Manual:Best Practices

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Best Practices

The hope is that this page will provide a place to collect a list of Mudlet 'best practices' in an effort to help people keep their Mudlet scripts and packages clean, efficient, and running smoothly. Another way to think of it is a collection of tips and tricks for making Mudlet run its best. They largely fall under three categories.
  • Lua best practices
    • Since Lua is the scripting language Mudlet makes use of, the majority of the best practices for Lua will apply when writing Mudlet scripts.
    • We do not aim to replace the internet as a source of Lua knowledge, but will try to highlight the most beneficial ones
    • Potential exceptions will be noted with their entries
  • GUI best practices
    • keeping your UI looking it best in as many situations as possible
  • Mudlet best practices
    • Optimizations and items specific to Mudlet's triggers, aliases, API, etc


Use local variables

You should really be using local variables wherever you can. If a variable is only needed for the duration of a function, alias, or trigger, then make it a local every time. If you will need to access it repeatedly in your script, make it local first. Always be asking yourself, "Could I be using a local instead?"

-- bad
function myEcho(msg)
  transformed_msg = "<cyan>(<yellow>Highlighter<cyan>)<reset>" .. msg

-- better
function myEcho(msg)
  local transformed_msg = "<cyan>(<yellow>Highlighter<cyan>)<reset>" .. msg

There are three main reasons for doing so

  • Making things local keeps them from colliding with variables in user by other package developers. You are probably not the first person to use "tbl" for a temporary table name.
  • You can make the code easier to both read and write.
    • "[tabName]" is a bit much to type and remember, but if you first do "local console =[tabName]" then it's obvious you're referring to a console where you use it in future
  • It's faster
    • local variables are inherently faster in Lua, as they exist in the virtual machine registers and are a simple index lookup to access, whereas globals reside in a table and are therefore a hash lookup
      • this means you can increase the speed of intensive processes just by making functions and variables local before using them.
      • For instance, if you are going to cycle through a large table and cecho items from within it, adding "local cecho = cecho" above the loop can improve performance.

Group your globals together in a table

Sometimes you have to use globals, to pass values easily between items or make functions and values available to others. Lots of package makers may have a reason to track health and want to be able to pass it easily between triggers and functions without having to make it a parameter for every function they write. Obviously they can't all use the 'health' variable though, especially if one is using percentages and the other direct values. So it's best if you keep the variables for your package grouped together within a table. "" is a lot less likely to collide than just 'health' There is a forum post with more information.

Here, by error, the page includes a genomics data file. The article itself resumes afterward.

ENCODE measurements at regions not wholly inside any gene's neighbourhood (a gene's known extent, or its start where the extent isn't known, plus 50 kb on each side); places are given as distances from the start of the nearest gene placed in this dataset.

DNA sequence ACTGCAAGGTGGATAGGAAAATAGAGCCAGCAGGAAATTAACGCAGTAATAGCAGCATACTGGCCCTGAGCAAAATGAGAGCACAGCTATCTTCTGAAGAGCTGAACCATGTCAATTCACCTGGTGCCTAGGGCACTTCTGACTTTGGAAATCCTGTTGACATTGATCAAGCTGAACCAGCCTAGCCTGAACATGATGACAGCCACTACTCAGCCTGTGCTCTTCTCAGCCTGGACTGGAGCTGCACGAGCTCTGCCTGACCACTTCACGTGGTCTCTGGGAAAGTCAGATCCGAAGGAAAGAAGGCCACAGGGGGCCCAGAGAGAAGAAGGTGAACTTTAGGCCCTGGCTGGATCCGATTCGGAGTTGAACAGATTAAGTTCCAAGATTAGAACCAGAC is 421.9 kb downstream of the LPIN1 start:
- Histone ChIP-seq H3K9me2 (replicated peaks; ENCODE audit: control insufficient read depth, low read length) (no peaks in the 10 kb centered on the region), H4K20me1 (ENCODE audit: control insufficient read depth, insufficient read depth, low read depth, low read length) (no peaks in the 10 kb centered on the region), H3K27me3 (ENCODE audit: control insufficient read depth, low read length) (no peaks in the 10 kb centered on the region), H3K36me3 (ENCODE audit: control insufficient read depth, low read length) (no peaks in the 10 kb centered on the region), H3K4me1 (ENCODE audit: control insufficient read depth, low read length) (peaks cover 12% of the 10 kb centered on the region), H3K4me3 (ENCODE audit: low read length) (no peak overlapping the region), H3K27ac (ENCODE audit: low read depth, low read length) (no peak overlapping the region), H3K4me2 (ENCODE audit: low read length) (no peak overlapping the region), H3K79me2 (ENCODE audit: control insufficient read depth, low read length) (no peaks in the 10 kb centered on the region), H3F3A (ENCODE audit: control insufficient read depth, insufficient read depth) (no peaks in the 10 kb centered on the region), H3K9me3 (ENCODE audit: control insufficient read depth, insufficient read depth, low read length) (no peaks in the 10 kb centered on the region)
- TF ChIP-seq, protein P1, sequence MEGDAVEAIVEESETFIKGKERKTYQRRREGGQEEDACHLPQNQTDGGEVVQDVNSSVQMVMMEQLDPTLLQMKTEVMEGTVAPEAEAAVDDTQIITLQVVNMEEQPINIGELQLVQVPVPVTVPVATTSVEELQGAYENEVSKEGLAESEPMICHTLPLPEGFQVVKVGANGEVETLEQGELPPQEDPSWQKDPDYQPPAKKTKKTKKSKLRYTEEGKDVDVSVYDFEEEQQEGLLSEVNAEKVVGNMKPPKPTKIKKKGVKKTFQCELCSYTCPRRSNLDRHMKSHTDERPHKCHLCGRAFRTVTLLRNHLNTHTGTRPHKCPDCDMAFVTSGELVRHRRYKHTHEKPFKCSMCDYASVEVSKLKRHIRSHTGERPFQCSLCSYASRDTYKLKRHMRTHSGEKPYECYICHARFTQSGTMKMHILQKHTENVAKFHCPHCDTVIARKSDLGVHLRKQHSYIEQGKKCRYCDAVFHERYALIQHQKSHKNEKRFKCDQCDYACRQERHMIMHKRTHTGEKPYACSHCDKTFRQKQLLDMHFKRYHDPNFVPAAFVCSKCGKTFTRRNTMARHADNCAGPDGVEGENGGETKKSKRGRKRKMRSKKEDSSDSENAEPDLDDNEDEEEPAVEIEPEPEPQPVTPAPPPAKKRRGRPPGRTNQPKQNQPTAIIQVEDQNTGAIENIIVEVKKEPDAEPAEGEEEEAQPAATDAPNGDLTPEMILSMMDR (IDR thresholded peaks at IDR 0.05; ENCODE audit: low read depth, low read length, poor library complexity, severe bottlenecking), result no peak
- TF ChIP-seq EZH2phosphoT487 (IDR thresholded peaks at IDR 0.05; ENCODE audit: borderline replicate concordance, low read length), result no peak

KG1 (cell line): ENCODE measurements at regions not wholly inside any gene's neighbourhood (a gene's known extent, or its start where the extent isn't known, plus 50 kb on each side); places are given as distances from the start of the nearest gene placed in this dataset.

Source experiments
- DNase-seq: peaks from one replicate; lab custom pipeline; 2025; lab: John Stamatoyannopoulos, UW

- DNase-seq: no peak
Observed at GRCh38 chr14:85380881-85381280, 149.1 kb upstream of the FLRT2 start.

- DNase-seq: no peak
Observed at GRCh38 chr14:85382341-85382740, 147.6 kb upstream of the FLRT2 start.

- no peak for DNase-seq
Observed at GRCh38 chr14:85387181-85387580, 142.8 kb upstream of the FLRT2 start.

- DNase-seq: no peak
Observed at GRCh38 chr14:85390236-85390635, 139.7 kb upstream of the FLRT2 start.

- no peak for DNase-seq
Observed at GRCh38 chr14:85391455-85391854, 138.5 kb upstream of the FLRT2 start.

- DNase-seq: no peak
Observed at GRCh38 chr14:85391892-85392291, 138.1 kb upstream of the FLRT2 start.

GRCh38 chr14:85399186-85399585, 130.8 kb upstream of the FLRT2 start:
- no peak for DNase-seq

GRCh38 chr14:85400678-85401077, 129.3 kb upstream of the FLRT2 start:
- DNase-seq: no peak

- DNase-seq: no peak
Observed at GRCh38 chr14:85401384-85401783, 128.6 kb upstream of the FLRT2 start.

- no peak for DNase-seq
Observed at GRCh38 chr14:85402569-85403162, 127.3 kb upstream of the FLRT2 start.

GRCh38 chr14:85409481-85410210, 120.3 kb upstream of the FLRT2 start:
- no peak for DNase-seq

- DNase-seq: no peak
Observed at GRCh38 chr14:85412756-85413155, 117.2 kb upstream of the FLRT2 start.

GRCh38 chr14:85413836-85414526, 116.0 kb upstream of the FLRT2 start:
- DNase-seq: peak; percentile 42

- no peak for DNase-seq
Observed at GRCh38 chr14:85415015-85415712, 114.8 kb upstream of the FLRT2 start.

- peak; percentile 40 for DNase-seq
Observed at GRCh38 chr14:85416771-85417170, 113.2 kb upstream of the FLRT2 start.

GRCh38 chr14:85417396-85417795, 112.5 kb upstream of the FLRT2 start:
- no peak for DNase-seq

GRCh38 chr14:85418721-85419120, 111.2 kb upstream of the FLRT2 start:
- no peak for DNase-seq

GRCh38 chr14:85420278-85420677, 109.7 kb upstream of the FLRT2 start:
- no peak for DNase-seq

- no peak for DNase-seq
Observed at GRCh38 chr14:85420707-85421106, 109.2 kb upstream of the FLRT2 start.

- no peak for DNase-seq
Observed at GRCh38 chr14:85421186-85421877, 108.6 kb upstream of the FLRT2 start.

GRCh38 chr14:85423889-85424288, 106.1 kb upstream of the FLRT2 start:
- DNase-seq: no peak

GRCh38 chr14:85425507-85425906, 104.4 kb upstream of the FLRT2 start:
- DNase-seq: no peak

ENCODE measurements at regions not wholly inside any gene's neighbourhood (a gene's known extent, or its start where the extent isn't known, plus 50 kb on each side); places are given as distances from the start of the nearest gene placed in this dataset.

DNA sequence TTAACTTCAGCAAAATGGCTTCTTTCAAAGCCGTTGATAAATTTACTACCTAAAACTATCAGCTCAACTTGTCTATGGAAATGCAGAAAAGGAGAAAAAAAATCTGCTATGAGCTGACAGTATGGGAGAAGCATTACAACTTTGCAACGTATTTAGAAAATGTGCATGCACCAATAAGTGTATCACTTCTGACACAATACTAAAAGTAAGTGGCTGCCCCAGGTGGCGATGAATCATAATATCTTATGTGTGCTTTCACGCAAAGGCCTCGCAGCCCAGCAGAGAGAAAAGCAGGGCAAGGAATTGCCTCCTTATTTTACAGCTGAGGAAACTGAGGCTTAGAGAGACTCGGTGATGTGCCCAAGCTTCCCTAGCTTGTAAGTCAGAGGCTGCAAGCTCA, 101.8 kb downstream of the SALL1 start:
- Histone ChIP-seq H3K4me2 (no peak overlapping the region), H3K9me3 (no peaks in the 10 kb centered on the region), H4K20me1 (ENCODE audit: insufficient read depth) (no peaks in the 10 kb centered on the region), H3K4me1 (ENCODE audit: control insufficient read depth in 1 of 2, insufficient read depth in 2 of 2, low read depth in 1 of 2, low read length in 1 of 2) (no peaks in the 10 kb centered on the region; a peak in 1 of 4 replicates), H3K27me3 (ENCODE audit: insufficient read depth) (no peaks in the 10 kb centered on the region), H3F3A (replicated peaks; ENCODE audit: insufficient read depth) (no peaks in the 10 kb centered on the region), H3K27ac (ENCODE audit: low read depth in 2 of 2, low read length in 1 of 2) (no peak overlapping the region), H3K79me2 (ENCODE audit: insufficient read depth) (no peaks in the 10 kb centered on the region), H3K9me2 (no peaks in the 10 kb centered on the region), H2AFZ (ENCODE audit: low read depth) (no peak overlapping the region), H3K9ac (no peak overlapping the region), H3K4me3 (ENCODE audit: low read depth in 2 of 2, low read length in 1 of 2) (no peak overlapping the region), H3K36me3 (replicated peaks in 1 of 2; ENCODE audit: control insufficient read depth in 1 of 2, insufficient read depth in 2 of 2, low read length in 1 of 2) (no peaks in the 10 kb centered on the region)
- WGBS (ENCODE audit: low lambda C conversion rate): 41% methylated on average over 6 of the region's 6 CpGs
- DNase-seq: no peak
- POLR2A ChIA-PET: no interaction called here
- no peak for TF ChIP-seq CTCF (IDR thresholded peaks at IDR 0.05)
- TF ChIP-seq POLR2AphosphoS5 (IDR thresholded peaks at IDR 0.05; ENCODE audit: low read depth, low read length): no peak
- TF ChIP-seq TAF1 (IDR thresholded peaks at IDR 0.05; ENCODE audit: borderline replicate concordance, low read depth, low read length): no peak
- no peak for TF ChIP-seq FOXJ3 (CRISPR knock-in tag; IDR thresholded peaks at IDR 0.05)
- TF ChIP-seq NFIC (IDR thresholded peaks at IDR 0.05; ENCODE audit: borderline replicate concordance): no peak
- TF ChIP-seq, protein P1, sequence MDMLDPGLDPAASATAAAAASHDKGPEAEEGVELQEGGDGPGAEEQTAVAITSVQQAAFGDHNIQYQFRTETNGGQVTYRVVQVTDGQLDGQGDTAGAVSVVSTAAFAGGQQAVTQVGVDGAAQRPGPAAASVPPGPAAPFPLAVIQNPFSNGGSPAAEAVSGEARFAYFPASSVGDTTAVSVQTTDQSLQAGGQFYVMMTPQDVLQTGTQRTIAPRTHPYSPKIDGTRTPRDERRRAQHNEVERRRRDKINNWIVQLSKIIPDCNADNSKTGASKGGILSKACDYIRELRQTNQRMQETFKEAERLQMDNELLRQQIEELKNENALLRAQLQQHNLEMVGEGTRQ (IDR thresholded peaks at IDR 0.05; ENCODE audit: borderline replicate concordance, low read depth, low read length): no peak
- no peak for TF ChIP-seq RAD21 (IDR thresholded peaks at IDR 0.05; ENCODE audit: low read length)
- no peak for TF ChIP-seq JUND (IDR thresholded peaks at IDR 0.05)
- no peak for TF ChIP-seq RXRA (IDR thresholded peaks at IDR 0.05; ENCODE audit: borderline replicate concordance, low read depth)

declaring functions in tables: myTable:function() vs myTable.function()

Lua does not have as much syntactic sugar as some other languages, but using a : to call a function within a table is one of them. The following declarations are functionally identical

function myTable:coolFunction(parameter)
  self.thing = parameter

function myTable.coolFunction(self, parameter)
  self.thing = parameter

myTable.coolFunction = function(self, parameter)
  self.thing = parameter

And these calls are equivalent

myTable.coolFunction(myTable, "Test")

You can use this to make it easier to keep your code self-contained and grouped together. You can combine it with setmetatable() to allow a sort of Object Oriented like programming pattern. Which leads us to

Create objects and 'classes' using metatables and :

Geyser makes extensive use of this pattern and it allows you to create classes and objects within Lua's procedural environment. The chapter in Programming in Lua on Object Oriented Programming does a good job of explaining it.


Use percentages

A lot of your users will be on different resolution monitors, or may not want to have Mudlet covering their entire screen. If you hardcode your sizes as direct pixel values for your Geyser objects, they will not scale as well when the window is resized due to resolution restrictions or user preference. If you're personally working on a 1080p resolution UI but you want it to scale up or down, rather than using "640px" as the width to cover a third of the screen use "33%" for the width, and it will resize to cover a third of the window no matter the size.

Adjustable Containers put the power back in your user's hands

If you use Adjustable.Container for groupings of your UI it allows your users to resize and move them around if they don't like the way you've arranged things. This means more people using your package in the end.


Shield your complicated regular expression triggers with a substring trigger

Regular expressions are very useful, but are one of the slower trigger types to process for Mudlet. Using a substring trigger gate or a multiline trigger with the substring trigger ahead of the regular expression and a line delta of 0 you can reduce the processing time of your triggers overall by quite a bit. There has been benchmarking done on the forums: There has been benchmarking done

Avoid expandAlias where possible

There's a whole wiki page on this at Functions_vs_expandAlias